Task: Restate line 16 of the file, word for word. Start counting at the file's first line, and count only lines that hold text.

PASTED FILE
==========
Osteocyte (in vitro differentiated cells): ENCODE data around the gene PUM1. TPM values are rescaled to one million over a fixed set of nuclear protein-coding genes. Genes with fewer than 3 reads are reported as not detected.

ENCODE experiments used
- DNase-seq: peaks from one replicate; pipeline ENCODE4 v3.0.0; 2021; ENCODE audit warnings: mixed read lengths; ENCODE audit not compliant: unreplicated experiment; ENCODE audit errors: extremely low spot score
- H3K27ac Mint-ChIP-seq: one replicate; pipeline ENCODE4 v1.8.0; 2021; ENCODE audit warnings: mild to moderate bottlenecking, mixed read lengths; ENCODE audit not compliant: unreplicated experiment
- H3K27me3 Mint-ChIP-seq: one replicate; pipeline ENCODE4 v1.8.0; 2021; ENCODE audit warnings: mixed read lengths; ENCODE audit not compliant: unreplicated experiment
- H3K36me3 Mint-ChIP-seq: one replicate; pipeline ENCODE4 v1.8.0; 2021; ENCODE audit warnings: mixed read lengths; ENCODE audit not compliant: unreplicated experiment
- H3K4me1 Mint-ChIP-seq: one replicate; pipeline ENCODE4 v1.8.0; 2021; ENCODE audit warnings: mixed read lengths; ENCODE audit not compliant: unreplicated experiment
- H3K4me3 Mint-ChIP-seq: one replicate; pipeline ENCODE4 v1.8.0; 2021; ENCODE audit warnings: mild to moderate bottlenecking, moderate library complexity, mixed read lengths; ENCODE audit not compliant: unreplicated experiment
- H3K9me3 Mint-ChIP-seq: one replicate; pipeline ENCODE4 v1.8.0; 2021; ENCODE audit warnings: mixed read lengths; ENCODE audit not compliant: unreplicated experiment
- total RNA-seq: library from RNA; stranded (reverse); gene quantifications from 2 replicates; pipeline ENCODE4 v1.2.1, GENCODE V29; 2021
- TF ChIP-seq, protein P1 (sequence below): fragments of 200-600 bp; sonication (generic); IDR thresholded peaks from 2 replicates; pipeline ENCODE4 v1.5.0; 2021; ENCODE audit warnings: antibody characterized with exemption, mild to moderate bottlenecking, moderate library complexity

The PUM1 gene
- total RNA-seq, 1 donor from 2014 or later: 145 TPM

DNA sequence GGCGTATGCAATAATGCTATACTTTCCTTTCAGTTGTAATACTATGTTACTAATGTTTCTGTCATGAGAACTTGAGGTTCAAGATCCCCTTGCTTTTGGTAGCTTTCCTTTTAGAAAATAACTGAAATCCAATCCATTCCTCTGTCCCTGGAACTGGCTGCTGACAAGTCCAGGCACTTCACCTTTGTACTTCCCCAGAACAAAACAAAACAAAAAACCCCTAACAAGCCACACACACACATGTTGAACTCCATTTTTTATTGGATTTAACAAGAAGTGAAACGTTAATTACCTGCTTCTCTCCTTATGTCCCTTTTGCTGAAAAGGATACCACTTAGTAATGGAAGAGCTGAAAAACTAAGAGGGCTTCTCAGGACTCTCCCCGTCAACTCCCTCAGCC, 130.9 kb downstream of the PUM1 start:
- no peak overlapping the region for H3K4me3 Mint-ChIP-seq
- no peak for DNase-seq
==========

- no peak for DNase-seq